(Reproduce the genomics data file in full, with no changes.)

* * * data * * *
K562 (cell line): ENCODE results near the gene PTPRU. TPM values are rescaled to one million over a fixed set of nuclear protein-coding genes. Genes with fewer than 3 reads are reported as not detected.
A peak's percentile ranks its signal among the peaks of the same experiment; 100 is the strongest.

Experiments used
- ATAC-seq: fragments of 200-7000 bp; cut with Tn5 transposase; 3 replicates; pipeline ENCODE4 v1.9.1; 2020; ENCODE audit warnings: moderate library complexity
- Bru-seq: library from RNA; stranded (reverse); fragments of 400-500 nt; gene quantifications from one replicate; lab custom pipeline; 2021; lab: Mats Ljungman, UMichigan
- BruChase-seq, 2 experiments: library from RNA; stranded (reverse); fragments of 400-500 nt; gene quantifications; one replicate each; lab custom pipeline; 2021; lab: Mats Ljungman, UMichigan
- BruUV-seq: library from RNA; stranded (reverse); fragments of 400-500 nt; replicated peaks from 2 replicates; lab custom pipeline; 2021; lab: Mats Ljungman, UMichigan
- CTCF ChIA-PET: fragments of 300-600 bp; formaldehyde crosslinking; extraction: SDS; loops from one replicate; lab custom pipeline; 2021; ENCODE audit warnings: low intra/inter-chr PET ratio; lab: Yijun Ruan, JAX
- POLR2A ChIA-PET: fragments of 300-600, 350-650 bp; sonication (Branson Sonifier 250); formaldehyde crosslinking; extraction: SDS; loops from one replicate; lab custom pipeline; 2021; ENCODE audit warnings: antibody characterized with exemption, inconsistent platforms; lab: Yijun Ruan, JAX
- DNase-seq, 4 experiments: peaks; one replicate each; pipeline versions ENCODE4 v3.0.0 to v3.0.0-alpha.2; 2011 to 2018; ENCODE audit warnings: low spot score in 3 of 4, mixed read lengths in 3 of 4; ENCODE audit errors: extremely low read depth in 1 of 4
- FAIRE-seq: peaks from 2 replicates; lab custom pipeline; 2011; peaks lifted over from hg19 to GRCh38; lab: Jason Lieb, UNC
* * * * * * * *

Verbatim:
K562 (cell line): ENCODE results near the gene PTPRU. TPM values are rescaled to one million over a fixed set of nuclear protein-coding genes. Genes with fewer than 3 reads are reported as not detected.
A peak's percentile ranks its signal among the peaks of the same experiment; 100 is the strongest.

Experiments used
- ATAC-seq: fragments of 200-7000 bp; cut with Tn5 transposase; 3 replicates; pipeline ENCODE4 v1.9.1; 2020; ENCODE audit warnings: moderate library complexity
- Bru-seq: library from RNA; stranded (reverse); fragments of 400-500 nt; gene quantifications from one replicate; lab custom pipeline; 2021; lab: Mats Ljungman, UMichigan
- BruChase-seq, 2 experiments: library from RNA; stranded (reverse); fragments of 400-500 nt; gene quantifications; one replicate each; lab custom pipeline; 2021; lab: Mats Ljungman, UMichigan
- BruUV-seq: library from RNA; stranded (reverse); fragments of 400-500 nt; replicated peaks from 2 replicates; lab custom pipeline; 2021; lab: Mats Ljungman, UMichigan
- CTCF ChIA-PET: fragments of 300-600 bp; formaldehyde crosslinking; extraction: SDS; loops from one replicate; lab custom pipeline; 2021; ENCODE audit warnings: low intra/inter-chr PET ratio; lab: Yijun Ruan, JAX
- POLR2A ChIA-PET: fragments of 300-600, 350-650 bp; sonication (Branson Sonifier 250); formaldehyde crosslinking; extraction: SDS; loops from one replicate; lab custom pipeline; 2021; ENCODE audit warnings: antibody characterized with exemption, inconsistent platforms; lab: Yijun Ruan, JAX
- DNase-seq, 4 experiments: peaks; one replicate each; pipeline versions ENCODE4 v3.0.0 to v3.0.0-alpha.2; 2011 to 2018; ENCODE audit warnings: low spot score in 3 of 4, mixed read lengths in 3 of 4; ENCODE audit errors: extremely low read depth in 1 of 4
- FAIRE-seq: peaks from 2 replicates; lab custom pipeline; 2011; peaks lifted over from hg19 to GRCh38; lab: Jason Lieb, UNC